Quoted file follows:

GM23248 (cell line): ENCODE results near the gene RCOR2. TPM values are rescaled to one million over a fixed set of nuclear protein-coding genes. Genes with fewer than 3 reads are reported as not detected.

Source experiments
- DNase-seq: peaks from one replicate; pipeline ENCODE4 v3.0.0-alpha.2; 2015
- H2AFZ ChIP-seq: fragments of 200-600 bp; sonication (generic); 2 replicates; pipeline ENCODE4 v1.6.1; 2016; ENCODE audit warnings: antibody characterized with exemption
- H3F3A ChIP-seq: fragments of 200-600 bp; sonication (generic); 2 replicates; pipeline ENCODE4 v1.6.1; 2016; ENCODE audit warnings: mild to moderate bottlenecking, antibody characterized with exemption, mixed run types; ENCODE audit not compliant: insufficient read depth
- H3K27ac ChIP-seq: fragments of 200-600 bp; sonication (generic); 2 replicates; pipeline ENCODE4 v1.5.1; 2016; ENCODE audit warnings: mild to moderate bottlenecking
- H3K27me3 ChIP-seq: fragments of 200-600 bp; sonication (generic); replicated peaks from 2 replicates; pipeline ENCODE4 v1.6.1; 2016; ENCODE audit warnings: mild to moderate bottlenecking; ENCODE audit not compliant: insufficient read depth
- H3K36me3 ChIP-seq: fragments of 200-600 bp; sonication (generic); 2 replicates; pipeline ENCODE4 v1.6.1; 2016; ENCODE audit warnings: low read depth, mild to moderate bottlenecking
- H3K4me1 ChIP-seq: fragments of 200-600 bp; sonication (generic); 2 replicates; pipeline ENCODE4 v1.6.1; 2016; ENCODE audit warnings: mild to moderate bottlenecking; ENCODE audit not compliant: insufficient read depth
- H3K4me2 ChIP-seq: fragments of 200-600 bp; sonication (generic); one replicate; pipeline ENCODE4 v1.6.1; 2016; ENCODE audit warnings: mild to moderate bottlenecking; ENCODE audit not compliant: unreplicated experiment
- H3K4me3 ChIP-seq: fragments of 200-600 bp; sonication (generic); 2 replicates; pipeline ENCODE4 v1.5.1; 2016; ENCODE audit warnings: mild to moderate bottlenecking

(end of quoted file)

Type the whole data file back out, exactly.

GM23248 (cell line): ENCODE results near the gene RCOR2. TPM values are rescaled to one million over a fixed set of nuclear protein-coding genes. Genes with fewer than 3 reads are reported as not detected.

Source experiments
- DNase-seq: peaks from one replicate; pipeline ENCODE4 v3.0.0-alpha.2; 2015
- H2AFZ ChIP-seq: fragments of 200-600 bp; sonication (generic); 2 replicates; pipeline ENCODE4 v1.6.1; 2016; ENCODE audit warnings: antibody characterized with exemption
- H3F3A ChIP-seq: fragments of 200-600 bp; sonication (generic); 2 replicates; pipeline ENCODE4 v1.6.1; 2016; ENCODE audit warnings: mild to moderate bottlenecking, antibody characterized with exemption, mixed run types; ENCODE audit not compliant: insufficient read depth
- H3K27ac ChIP-seq: fragments of 200-600 bp; sonication (generic); 2 replicates; pipeline ENCODE4 v1.5.1; 2016; ENCODE audit warnings: mild to moderate bottlenecking
- H3K27me3 ChIP-seq: fragments of 200-600 bp; sonication (generic); replicated peaks from 2 replicates; pipeline ENCODE4 v1.6.1; 2016; ENCODE audit warnings: mild to moderate bottlenecking; ENCODE audit not compliant: insufficient read depth
- H3K36me3 ChIP-seq: fragments of 200-600 bp; sonication (generic); 2 replicates; pipeline ENCODE4 v1.6.1; 2016; ENCODE audit warnings: low read depth, mild to moderate bottlenecking
- H3K4me1 ChIP-seq: fragments of 200-600 bp; sonication (generic); 2 replicates; pipeline ENCODE4 v1.6.1; 2016; ENCODE audit warnings: mild to moderate bottlenecking; ENCODE audit not compliant: insufficient read depth
- H3K4me2 ChIP-seq: fragments of 200-600 bp; sonication (generic); one replicate; pipeline ENCODE4 v1.6.1; 2016; ENCODE audit warnings: mild to moderate bottlenecking; ENCODE audit not compliant: unreplicated experiment
- H3K4me3 ChIP-seq: fragments of 200-600 bp; sonication (generic); 2 replicates; pipeline ENCODE4 v1.5.1; 2016; ENCODE audit warnings: mild to moderate bottlenecking